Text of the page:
SALT LAKE CITY — On Valentine's Day, Sen. Stuart Adams asked members of the Senate Health and Human Services to postpone a hearing on his bill to allow Utah to join an interstate compact to opt out of federal health care reform laws.
An expert witness from out of state wasn't able to attend the meeting, so the agenda item lingered awaiting further word from the sponsor.
A week later, the Layton Republican asked the full Senate if the bill could be reassigned from the Senate Health and Human Services committee to the Workforce Services, Community and Economic Development committee, a move that raises questions and concerns for some senators and advocates for seniors, the poor and people with disabilities.
When Adams asked the Senate to move the bill, he told his colleagues that both committee chairmen and the Rules chairwoman "indicated this is probably an acceptable move."
But Sen. Luz Robles, D-Salt Lake, a member of the Senate Health and Human Services committee, opposed the change.
"I'm really concerned. We're dealing with a health care-related bill and it's being moved from Health and Human Services to a completely different committee. We've been waiting for this bill. We actually tabled this bill as a request of the sponsor. We've been waiting to discuss this bill for the last week. I don't think it's appropriate to move it. I'm completely opposed to it."
When Health and Human Services committee member Sen. Patricia Jones, D-Salt Lake, asked Adams to explain why he sought to move the bill, he said, "I've got three bills tomorrow (Wednesday) in the Health and Human Services committee. I think given the time commitment and the number of bills they have, I think it's better heard in Workforce Services."
With a voice vote, the bill was moved. Adams could not be reached for comment on Wednesday.
Some advocates are concerned about the change of venue because members of the Senate Health and Human Services Committee are well-versed in the funding mechanisms of federal health care programs and the health care reform efforts under way in Utah.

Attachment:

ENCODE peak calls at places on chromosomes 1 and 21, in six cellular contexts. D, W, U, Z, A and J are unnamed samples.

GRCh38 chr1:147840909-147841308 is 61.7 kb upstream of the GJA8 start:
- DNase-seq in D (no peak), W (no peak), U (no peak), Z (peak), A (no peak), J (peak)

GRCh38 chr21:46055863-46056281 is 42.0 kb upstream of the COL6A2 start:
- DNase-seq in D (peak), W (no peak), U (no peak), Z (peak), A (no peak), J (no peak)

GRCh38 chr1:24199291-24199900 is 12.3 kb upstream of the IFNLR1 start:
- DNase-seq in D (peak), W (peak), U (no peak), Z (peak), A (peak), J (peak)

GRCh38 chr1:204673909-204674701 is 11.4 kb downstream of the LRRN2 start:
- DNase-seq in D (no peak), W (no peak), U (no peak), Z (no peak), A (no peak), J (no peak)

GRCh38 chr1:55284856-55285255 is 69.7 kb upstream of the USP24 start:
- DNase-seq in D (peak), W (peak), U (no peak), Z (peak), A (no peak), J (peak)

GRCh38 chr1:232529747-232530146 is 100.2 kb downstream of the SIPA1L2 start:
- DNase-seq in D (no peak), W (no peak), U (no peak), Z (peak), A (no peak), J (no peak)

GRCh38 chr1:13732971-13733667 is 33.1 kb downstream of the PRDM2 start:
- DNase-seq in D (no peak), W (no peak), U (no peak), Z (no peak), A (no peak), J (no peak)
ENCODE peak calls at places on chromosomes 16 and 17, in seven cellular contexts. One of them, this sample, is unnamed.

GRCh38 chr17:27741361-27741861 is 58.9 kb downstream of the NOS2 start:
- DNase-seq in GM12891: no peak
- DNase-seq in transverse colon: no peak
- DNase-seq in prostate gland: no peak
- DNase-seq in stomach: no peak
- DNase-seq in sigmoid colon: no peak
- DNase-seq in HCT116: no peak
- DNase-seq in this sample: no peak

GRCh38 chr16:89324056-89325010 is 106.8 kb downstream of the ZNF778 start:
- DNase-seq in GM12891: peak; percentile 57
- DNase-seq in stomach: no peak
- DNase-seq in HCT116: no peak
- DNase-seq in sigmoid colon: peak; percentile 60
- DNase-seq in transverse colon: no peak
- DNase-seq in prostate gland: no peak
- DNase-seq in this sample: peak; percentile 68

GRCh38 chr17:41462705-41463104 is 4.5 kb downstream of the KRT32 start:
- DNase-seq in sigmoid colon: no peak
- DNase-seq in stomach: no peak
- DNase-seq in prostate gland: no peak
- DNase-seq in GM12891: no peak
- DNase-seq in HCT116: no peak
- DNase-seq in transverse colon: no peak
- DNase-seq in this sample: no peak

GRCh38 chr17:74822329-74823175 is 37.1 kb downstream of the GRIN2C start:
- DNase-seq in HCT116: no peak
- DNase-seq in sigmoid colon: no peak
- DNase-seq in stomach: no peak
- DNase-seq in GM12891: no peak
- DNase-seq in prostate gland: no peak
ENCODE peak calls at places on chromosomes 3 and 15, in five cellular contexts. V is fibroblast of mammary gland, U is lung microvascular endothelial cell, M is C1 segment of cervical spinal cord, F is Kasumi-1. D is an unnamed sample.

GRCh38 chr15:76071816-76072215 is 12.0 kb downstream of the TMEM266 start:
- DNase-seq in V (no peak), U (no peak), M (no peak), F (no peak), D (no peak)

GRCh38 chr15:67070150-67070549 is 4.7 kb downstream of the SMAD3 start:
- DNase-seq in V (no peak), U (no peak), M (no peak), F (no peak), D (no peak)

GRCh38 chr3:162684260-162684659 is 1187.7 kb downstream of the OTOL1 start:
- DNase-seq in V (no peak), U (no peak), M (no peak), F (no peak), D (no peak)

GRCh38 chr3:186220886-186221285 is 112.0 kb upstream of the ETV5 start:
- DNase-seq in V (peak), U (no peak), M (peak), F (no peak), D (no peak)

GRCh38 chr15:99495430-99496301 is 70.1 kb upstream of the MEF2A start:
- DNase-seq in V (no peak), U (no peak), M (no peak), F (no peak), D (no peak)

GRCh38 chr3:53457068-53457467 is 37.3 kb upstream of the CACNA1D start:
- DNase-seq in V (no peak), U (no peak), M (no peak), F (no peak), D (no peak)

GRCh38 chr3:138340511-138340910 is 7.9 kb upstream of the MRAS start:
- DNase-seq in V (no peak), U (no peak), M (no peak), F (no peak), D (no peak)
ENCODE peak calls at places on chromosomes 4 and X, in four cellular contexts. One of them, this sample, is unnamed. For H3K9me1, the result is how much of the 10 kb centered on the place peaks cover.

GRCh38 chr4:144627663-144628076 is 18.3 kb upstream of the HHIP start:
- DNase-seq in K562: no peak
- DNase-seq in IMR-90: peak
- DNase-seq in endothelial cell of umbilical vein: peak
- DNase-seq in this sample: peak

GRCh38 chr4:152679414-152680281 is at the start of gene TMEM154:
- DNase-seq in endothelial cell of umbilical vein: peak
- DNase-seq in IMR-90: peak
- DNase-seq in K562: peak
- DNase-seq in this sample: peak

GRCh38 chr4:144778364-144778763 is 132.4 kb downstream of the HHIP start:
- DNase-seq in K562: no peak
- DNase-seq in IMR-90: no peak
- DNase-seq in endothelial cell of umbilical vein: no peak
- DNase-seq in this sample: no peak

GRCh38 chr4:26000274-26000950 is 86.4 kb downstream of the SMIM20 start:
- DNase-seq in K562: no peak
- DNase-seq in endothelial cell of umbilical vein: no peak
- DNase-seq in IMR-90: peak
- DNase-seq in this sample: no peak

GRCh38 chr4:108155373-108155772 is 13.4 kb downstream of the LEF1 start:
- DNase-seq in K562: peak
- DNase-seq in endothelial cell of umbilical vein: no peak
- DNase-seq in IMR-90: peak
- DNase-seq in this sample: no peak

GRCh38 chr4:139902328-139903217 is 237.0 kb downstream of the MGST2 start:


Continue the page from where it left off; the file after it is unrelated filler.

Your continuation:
"At the very least, the Senate Health and Human Services Committee had enough sense and expertise to know this was a bad idea. They have the deep background to understand it," said Judi Hillman, executive director of the Utah Health Policy Project.
While some on Capitol Hill say the legislation is a message bill, four states — Texas, Oklahoma, Missouri and Georgia — have passed legislation joining the compact. Under SB208, the state also would replace federal programs such as Medicaid and Medicare with a block grant from the federal government. Congress would have to give its approval to the states for the compact to take effect.
"Is the message worth the risk the state is incurring taking this on?" asked Jason Cooke, Medicaid research and policy director for the Utah Health Policy Project.
One the advocates' primary concerns is that the compact says each state's funding will be based on the federal funds spent in their state on health care in 2010.
Unless new state spending covers inflationary costs, benefits and reimbursements to health care providers will suffer.
"Right off the bat, you're providing the same amount of care with less money to do it," Cooke said.
Hillman added, "This is cutting beneath the bone."
Others worry about access to health care. Medicaid and Medicare payments to health care providers are so limited that some physicians already limit the number of patients on federal health programs they accept in their practices.
Dr. Tom Metcalf, a retired pediatrician and longtime advocate for children's health care, said physicians take an oath to do no harm. He said he hopes members of the Workforce Services committee, which is scheduled to hear the bill at 8:30 a.m. in Room 215 of the Senate Building, will apply the same sensibility to SB208 because "real people will be affected by it."
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